desirable plants, alterations in the biomass and in the diversity of life
forms, accelerated soil degradation, and increased hazards for human
occupancy.

According to the New Scientist, cattle production is the primary factor in
all five causes of desertification: overgrazing of livestock,
overcultivation of the land, improper irrigation, deforestation, and
prevention of reforestation.

Reduced Fresh Water Supply
Few people in the Western United States, where water rationing is quite
common, realize the direct connection between dwindling water supplies and
the ever-growing consumption of fast-food meat. However, the link is clear:
70 percent of all water consumed in the U.S. is used to grow feed and
provide drinking water for cattle and other livestock such as sheep, goats,
and chicken.

Reports by the General Accounting Office, the Rand Corporation, and the
Water Resources Council have concluded that current water use practises
threaten to undermine the economies of 17 western states.

Pollution
The link between pollution and industry is common knowledge, but is there
one between pollution and farming as well? Yes, unfortunately there is. It
is estimated that cattle and other livestock account for twice the amount
of pollutants as from all U.S. industrial sources.

The nitrogen from cattle wastes is converted into ammonia and nitrates and
leaches into ground- and surface water, where it pollutes wells, rivers,
and streams, contaminating drinking water and killing aquatic life. Manure
nitrogen also escapes into the air as gaseous ammonia, a pollutant that
causes acid rain and other forms of acid deposition. The organic waste
generated by a typical 10,000-head feedlot is equivalent to the human waste
generated in a city of 110,000 people.

Energy
Oil is used in the livestock industries for fuel for transport and
tractors, chemical fertilizers, and pesticides; so much, in fact, that
animal products could be considered petroleum by-products.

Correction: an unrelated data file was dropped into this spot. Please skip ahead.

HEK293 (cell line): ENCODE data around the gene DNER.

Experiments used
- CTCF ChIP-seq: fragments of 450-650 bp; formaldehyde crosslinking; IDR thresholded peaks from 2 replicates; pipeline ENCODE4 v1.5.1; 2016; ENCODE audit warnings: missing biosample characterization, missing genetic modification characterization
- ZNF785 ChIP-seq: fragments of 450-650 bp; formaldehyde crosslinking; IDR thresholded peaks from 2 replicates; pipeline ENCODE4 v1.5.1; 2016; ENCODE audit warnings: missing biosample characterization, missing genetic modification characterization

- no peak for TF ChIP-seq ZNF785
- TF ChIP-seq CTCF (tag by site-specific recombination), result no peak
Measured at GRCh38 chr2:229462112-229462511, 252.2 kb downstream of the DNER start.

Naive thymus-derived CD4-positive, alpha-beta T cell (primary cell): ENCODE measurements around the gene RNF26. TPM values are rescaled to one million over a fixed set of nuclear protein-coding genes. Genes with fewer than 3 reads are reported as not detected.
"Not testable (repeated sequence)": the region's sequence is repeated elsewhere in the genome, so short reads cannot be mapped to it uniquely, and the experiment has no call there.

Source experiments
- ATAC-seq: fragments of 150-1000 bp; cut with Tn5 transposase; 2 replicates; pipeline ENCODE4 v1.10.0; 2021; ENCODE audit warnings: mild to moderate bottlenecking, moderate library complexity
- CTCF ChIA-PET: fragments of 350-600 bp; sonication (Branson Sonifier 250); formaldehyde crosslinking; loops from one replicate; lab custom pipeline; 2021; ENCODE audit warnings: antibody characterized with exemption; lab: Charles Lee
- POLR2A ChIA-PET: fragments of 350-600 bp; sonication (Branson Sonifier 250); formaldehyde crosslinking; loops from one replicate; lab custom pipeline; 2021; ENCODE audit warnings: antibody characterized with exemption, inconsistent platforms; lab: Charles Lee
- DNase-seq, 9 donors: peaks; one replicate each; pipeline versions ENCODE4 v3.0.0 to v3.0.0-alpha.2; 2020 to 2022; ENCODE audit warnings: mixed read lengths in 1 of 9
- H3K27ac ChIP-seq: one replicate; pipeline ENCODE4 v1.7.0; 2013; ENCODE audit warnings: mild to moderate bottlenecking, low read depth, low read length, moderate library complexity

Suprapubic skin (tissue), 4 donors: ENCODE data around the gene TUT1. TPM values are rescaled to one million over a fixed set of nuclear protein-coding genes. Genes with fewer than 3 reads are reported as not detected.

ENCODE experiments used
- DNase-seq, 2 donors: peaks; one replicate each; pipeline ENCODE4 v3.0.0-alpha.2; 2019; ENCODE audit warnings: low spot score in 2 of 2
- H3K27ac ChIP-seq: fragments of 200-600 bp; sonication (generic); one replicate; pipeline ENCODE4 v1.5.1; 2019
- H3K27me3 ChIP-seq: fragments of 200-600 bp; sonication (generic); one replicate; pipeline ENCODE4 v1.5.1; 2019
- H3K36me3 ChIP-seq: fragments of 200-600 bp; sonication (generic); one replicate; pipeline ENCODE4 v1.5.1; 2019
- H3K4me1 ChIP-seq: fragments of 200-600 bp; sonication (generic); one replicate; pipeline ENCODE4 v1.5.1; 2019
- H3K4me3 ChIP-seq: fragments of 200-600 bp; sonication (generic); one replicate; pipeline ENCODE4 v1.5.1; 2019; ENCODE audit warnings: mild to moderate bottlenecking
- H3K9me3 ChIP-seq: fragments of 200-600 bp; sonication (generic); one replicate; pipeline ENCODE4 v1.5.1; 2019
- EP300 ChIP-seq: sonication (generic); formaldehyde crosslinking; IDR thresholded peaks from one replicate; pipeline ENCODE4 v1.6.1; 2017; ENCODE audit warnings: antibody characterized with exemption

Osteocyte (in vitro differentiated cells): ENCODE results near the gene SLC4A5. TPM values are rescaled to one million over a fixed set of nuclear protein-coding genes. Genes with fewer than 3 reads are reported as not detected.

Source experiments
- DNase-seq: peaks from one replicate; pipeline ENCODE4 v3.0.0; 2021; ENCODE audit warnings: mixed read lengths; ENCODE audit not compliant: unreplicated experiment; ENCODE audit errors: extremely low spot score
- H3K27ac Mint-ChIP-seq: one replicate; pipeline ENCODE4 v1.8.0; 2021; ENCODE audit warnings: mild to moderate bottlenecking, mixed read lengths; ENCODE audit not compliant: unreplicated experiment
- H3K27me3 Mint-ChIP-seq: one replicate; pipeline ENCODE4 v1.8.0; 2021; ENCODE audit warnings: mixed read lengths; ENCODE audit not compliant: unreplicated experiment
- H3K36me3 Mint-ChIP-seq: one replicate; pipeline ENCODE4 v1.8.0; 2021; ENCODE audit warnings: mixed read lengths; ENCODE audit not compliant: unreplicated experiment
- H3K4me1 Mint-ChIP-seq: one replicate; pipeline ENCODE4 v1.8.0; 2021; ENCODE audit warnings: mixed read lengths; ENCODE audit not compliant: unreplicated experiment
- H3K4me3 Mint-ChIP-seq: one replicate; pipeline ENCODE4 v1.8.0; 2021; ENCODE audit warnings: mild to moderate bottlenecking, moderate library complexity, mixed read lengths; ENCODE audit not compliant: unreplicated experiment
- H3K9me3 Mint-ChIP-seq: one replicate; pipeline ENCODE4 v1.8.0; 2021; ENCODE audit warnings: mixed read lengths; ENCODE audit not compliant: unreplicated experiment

To produce one calorie of protein from beef takes 78 calories of fossil
fuel. To produce one calorie of protein from soybeans take two calories of
fossil fuel.

Pesticides
It is estimated that 61 percent of all herbicides used in the United States
are sprayed on corn and soybeans, which are used primarily as feed for
cattle and other livestock.

Meat is the major source of pesticide residues in the Western diet. Of the
10 foods most likely to cause cancer from pesticide residues, beef is
number one.

Rainforest Destruction
Since 1960, more than 25 percent of Central American rainforests have been
cleared to create pastureland for the beef industry. By the late 1970s,
two-thirds of all agricultural land in Central America was utilized for
livestock, which was destined for consumption in American fast-food
restaurants and at dinner tables.

While considering all the above facts, the popular 60s and 70s slogan -
"The personal is political!" - takes on a whole new meaning. Just think
about it - One of the most politically radical acts to do today is to
become a vegetarian!

References:
Rifkin, Jeremy, Beyond Beef, Dutton, 1992
Durning, Alan and Holly Brough, WorldWatch paper #103, 1991
Robbins, John, Diet for a New America, Stillpoint, 1987